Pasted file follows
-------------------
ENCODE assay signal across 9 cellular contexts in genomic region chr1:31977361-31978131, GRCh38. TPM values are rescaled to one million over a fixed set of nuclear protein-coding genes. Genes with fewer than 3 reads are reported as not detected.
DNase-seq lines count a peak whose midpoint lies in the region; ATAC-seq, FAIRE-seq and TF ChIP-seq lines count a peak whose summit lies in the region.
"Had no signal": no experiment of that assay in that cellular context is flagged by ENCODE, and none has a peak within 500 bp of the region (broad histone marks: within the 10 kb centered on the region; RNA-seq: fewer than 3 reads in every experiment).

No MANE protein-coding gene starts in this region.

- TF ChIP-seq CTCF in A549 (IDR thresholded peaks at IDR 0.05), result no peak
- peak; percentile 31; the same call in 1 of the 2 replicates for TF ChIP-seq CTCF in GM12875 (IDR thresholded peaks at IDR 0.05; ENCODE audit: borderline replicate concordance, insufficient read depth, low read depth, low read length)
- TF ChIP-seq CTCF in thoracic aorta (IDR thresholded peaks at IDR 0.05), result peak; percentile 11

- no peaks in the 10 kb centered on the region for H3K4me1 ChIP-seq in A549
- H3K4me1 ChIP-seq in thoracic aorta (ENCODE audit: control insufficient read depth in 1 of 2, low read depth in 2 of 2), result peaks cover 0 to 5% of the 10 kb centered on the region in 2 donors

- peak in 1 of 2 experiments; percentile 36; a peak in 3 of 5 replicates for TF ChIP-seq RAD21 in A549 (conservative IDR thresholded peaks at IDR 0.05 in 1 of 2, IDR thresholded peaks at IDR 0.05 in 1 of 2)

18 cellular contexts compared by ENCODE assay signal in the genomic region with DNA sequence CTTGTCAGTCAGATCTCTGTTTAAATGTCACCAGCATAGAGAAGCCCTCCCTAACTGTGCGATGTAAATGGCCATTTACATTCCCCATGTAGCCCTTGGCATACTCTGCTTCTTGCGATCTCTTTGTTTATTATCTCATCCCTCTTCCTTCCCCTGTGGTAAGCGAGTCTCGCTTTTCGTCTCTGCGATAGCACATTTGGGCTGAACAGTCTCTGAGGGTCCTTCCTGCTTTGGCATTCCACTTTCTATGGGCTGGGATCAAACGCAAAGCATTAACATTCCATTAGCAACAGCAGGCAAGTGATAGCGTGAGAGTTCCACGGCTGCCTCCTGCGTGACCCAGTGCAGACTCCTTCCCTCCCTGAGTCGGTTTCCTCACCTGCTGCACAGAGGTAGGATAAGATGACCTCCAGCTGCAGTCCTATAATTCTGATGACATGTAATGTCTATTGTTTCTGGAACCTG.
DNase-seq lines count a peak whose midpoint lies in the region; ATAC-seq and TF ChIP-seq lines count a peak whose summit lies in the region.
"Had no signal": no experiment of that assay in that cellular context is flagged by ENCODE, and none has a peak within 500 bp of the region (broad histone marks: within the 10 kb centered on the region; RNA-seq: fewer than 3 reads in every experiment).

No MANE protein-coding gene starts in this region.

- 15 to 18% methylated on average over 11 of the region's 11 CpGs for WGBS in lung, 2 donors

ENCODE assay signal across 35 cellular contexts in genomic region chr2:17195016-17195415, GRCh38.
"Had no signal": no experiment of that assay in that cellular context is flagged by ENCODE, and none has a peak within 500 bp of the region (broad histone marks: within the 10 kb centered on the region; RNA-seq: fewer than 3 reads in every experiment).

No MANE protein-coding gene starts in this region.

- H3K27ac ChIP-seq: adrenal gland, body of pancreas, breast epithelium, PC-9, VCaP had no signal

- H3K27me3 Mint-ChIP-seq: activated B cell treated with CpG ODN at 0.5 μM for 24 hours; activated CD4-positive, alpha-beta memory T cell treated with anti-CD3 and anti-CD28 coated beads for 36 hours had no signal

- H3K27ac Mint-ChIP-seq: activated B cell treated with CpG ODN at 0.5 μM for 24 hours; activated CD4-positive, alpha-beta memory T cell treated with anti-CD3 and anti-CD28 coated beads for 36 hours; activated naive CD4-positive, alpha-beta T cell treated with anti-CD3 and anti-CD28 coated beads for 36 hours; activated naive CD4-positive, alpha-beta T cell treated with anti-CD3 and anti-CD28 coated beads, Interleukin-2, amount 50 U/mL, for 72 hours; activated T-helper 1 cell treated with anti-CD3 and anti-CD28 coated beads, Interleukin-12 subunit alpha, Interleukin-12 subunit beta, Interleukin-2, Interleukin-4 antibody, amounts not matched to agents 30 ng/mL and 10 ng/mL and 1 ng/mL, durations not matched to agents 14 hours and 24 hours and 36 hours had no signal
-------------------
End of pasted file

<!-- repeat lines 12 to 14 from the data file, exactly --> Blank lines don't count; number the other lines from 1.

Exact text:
DNase-seq lines count a peak whose midpoint lies in the region; ATAC-seq and TF ChIP-seq lines count a peak whose summit lies in the region.
"Had no signal": no experiment of that assay in that cellular context is flagged by ENCODE, and none has a peak within 500 bp of the region (broad histone marks: within the 10 kb centered on the region; RNA-seq: fewer than 3 reads in every experiment).

No MANE protein-coding gene starts in this region.